Tyranny and Usurpation

BookTyranny and Usurpation

Tyranny and Usurpation

The New Prince and Lawmaking Violence in Early Modern Drama

English Association Monographs: English at the Interface, 5


February 4th, 2019



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In the middle years of the sixteenth century, English drama witnessed the emergence of the ‘tyrant by entrie’ or the usurper, who supplanted earlier ‘tyrant by the administration’ as the main antihero of political drama. This usurper or, in Machiavellian terms principe nuove, was the prince without dynastic claims who creates his sovereignty by dint of his own ‘virtù’ and through an act of ‘lawmaking’ violence. Early Tudor morality plays were exclusively concerned with the legitimate monarch who becomes a tyrant; in the political drama of the first half of the sixteenth century, we do not encounter a single instance of usurpation among the texts that are still available to us. In contrast, the historical and tragic plays of the late Elizabethan and Jacobean periods teem with illegitimate monarchs. Almost all of Shakespeare’s history plays, at least four of his ten tragedies, and even a few of his comedies feature usurpation or potential usurpation of sovereign power as a crucial plot device. Why and how does usurpation emerge as a preoccupation in English theatre? What are the political, historical, legal, and dramaturgical transformations that influence and are influenced by this moment of emergence?

As the first book-length study devoted exclusively to the study of usurpation and tyranny in sixteenth-century drama and politics, Tyranny and Usurpation: The New Prince and Lawmaking Violence will challenge existing disciplinary boundaries in order to engage with these critical questions.

'Original scholarship of significant value to the academic study of the intersections between drama and politics in the early modern period; its strengths lie in its wide coverage of dramatic texts, from political moralities to Senecan tragedies, and from university dramas to histories of the commercial stage; its combination of these dramatic texts with the analysis of a variety of political materials; and its dual focus on the historical and political contexts of both England and Scotland.'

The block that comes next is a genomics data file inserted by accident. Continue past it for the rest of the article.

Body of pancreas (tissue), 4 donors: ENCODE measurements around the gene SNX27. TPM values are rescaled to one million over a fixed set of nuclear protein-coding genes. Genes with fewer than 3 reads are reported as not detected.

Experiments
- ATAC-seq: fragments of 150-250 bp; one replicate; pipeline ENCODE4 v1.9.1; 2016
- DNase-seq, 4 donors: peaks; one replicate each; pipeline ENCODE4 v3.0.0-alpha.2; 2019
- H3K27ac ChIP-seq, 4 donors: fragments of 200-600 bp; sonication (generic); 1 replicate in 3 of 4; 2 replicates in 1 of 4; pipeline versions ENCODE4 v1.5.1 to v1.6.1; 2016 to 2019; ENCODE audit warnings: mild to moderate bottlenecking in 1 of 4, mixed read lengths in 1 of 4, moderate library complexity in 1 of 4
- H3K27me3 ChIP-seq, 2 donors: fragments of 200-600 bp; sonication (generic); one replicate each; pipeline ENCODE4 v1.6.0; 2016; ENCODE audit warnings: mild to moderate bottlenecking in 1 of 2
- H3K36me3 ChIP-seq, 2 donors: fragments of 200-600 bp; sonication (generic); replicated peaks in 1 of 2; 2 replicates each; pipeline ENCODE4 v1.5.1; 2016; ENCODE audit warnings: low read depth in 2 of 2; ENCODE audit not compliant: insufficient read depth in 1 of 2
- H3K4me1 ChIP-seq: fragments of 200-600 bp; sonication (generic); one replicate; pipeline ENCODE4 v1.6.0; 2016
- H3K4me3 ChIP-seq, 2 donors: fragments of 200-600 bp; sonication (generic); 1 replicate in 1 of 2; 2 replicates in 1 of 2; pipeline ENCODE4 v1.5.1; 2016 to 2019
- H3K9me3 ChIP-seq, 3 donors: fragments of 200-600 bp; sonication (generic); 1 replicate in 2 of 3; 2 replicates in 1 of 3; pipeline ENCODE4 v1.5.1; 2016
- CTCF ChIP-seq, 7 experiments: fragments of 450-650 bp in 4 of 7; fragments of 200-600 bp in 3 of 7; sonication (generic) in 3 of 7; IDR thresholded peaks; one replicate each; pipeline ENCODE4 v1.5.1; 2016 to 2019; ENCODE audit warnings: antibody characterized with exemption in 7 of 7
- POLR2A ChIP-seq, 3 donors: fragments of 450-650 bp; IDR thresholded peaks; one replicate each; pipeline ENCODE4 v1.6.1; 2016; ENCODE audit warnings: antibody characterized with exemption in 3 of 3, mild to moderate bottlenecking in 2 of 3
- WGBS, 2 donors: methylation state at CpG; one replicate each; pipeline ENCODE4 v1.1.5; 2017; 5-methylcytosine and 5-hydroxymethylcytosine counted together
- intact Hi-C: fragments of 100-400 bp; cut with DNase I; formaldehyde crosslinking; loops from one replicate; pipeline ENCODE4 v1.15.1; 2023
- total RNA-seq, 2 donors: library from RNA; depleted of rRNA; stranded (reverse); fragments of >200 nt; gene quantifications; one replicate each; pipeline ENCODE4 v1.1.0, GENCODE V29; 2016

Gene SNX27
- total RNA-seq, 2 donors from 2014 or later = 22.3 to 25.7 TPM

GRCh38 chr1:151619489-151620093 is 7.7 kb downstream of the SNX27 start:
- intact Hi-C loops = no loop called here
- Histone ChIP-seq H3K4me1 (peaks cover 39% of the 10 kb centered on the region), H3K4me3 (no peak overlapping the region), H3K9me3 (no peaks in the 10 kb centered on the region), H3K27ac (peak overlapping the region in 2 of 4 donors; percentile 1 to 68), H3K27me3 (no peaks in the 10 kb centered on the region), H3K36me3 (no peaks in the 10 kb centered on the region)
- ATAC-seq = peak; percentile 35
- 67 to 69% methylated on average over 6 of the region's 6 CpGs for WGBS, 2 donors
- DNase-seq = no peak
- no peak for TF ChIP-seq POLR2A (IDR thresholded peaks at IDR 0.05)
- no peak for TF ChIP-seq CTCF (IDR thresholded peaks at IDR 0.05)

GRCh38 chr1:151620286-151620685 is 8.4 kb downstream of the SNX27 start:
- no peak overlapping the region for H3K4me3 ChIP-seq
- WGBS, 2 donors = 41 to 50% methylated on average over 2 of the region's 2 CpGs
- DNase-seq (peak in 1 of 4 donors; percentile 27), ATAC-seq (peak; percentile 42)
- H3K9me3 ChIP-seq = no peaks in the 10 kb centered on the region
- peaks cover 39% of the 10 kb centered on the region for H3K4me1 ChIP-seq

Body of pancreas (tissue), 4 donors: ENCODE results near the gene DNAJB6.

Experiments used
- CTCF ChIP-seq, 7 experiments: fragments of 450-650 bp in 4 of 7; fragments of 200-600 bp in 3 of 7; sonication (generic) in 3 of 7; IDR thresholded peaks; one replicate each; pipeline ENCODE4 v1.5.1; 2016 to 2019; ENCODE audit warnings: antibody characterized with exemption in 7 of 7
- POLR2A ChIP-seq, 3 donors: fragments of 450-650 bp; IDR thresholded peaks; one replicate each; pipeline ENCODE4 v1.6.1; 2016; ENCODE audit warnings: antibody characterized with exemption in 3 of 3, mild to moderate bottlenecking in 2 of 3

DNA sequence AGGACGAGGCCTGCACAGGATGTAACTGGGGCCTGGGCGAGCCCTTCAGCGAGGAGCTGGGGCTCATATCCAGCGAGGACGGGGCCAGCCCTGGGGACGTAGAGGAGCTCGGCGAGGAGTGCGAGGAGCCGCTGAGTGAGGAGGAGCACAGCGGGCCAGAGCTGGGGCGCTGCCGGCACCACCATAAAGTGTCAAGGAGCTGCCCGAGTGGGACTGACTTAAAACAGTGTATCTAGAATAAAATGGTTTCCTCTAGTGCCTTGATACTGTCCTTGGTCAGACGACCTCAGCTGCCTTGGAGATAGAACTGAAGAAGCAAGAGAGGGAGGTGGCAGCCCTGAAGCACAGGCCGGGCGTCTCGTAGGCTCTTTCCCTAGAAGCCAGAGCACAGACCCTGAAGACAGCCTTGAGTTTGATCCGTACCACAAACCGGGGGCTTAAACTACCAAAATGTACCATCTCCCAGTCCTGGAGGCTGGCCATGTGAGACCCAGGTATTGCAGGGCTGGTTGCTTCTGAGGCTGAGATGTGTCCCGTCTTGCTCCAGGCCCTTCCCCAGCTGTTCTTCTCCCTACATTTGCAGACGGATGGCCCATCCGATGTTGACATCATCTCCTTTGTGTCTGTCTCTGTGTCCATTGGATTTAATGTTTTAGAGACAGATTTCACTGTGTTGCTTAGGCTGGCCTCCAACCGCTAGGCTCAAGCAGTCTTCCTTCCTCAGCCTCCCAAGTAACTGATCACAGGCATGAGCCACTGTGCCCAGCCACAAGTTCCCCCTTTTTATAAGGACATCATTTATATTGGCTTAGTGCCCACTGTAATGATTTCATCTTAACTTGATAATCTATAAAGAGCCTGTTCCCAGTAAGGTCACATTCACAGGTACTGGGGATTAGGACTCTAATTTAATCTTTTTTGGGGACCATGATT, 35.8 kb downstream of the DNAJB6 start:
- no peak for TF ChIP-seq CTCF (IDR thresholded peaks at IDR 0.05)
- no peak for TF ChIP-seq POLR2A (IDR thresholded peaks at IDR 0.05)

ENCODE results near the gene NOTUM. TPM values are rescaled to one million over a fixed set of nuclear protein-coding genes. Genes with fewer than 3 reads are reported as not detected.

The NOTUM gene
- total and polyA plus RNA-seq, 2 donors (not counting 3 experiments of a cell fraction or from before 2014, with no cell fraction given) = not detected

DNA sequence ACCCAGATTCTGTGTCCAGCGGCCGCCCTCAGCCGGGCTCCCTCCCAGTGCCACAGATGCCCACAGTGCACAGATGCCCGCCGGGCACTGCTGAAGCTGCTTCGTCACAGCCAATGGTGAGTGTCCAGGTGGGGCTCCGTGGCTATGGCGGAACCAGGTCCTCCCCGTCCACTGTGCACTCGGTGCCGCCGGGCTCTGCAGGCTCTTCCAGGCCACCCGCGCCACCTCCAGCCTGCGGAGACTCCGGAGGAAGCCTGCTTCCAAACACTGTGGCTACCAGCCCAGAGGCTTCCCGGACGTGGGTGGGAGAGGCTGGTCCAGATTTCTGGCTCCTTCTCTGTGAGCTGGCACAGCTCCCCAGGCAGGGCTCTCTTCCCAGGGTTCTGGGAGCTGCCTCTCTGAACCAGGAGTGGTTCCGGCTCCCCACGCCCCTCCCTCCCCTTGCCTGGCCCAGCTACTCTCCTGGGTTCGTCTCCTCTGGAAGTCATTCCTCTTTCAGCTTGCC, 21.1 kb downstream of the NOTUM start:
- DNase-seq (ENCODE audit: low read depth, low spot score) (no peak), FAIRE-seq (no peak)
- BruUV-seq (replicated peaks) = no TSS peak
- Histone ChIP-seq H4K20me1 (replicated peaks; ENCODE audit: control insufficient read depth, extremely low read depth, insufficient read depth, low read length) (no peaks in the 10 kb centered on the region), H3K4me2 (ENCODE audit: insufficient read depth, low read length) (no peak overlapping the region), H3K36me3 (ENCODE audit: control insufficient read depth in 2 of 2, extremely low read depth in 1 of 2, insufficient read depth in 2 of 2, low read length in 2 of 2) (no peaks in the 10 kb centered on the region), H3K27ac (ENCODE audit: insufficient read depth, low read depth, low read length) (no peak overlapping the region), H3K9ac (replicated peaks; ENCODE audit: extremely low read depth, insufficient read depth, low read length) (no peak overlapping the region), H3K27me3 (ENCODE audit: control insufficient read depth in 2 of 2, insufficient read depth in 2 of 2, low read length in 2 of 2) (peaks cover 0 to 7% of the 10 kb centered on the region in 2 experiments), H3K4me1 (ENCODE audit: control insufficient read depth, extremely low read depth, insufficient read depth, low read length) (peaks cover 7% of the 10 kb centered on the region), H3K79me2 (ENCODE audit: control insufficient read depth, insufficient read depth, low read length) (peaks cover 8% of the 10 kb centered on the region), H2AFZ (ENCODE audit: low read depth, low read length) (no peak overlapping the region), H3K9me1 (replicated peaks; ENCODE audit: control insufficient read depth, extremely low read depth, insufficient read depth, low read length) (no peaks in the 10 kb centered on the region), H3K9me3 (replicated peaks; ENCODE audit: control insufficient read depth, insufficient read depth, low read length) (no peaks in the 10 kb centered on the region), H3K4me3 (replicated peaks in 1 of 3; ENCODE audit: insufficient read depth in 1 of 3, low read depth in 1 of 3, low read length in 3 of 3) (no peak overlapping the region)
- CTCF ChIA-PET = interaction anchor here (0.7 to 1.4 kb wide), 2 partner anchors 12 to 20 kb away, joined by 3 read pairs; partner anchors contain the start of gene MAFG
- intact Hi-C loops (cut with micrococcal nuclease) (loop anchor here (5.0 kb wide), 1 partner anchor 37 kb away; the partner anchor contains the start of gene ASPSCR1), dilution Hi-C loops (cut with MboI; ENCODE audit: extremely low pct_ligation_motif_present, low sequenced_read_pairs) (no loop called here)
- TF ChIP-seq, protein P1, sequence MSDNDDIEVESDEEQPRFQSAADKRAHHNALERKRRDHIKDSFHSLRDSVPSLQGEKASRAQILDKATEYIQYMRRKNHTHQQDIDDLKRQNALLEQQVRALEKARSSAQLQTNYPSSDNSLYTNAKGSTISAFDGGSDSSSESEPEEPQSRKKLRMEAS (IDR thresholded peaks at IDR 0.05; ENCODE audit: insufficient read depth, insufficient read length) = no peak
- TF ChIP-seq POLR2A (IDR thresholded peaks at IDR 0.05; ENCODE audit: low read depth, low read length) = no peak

Dr Clare Egan, Lancaster University

'[A] perceptive study... [Majumder] examines a span of English and Scottish works, from John Skelton’s Magnificence, through David Lindsay’s Ane Satyre of the Thrie Estaitis and George Buchanan’s literary and polemical work, to the Richard III plays of the late 1500s, identifying a crucial shift in the ways in which tyranny and its relationship to usurpation were represented.'
Lucy Munro, SEL Studies in English Literature 1500-1900

Doyeeta Majumder [provides] a refreshing approach to what has become one of the most discussed topics in Shakespearean studies—that of the expression and negotiation of authority on the stage. [...] It is the final chapter that offers a truly original approach to the issues of tyranny and usurpation in its consideration of three versions of Richard III. [...] Majumder’s analysis takes into consideration the particular audiences and literary conceits employed in each play and offers nuanced and intelligent readings that expose the constant contestation and fluidity of supreme authority.'
Ben Haworth, The Year's Work in English Studies 

Author Information

Doyeeta Majumder is Assistant Professor in the Department of English at Jadavpur University. 'Rajpurush', her translation of Niccolo Machiavelli’s 'Il principe' from the original Italian, was published by Jadavpur University Press in 2012.

Table of Contents

Table of Contents
Section TitlePagePrice
Note on spellings8
List of abbreviations9
1. The kingly vice: the tyrant in early Tudor drama29
2. Sovereignty, counsel, and consent in Scotland: Ane Satyre of the Thrie Estaitis60
3. Artful construction of the political realm: Buchanan and the legitimacy of resistance80
4. Gorboduc: absolutist decision and the two bodies of the king123
5. Tyranny added to usurpation: Richardus Tertius, The True Tragedy, and Richard III146